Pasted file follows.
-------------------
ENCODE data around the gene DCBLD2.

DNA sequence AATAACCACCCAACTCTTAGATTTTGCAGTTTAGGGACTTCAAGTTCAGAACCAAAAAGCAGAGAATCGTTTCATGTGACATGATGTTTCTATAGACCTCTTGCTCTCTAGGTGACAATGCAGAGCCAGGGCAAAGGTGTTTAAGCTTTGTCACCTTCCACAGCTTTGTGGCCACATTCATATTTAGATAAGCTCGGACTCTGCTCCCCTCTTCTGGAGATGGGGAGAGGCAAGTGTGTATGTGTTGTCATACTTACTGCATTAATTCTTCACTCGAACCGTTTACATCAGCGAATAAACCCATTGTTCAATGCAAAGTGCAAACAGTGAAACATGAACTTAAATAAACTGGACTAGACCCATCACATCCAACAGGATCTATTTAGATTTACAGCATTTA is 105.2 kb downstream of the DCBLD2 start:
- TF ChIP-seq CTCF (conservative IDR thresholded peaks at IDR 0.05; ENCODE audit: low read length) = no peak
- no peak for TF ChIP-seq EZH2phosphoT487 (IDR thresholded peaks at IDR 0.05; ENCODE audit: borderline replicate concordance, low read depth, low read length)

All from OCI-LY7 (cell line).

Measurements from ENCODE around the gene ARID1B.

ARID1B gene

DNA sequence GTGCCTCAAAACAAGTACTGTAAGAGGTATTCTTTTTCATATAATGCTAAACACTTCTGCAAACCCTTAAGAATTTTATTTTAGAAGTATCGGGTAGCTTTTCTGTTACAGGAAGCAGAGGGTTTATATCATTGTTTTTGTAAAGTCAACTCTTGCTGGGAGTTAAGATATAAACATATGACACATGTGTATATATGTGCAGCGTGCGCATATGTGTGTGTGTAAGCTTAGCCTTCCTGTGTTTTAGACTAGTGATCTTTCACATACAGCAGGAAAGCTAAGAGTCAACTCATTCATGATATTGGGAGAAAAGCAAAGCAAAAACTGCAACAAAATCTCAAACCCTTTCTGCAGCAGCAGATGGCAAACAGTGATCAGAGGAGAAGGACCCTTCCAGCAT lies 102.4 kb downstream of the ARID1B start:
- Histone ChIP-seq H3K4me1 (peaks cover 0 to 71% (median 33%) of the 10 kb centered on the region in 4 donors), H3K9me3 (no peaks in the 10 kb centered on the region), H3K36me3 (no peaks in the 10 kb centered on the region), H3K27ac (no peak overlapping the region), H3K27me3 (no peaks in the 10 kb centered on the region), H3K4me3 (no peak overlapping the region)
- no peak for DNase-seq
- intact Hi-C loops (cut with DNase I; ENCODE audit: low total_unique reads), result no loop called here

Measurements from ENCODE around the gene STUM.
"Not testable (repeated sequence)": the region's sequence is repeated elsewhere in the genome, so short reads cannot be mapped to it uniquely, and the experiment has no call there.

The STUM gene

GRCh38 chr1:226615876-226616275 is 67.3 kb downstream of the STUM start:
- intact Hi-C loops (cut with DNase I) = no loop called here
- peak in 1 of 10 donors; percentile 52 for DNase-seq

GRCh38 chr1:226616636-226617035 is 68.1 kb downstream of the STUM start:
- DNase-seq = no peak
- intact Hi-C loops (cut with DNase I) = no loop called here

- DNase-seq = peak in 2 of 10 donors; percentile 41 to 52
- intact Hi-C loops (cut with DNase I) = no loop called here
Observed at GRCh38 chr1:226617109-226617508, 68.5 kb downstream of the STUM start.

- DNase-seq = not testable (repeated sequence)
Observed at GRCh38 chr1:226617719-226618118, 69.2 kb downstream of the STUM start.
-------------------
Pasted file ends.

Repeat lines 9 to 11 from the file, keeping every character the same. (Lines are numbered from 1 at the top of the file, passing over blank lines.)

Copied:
- Histone ChIP-seq H3K4me1 (peaks cover 0 to 71% (median 33%) of the 10 kb centered on the region in 4 donors), H3K9me3 (no peaks in the 10 kb centered on the region), H3K36me3 (no peaks in the 10 kb centered on the region), H3K27ac (no peak overlapping the region), H3K27me3 (no peaks in the 10 kb centered on the region), H3K4me3 (no peak overlapping the region)
- no peak for DNase-seq
- intact Hi-C loops (cut with DNase I; ENCODE audit: low total_unique reads), result no loop called here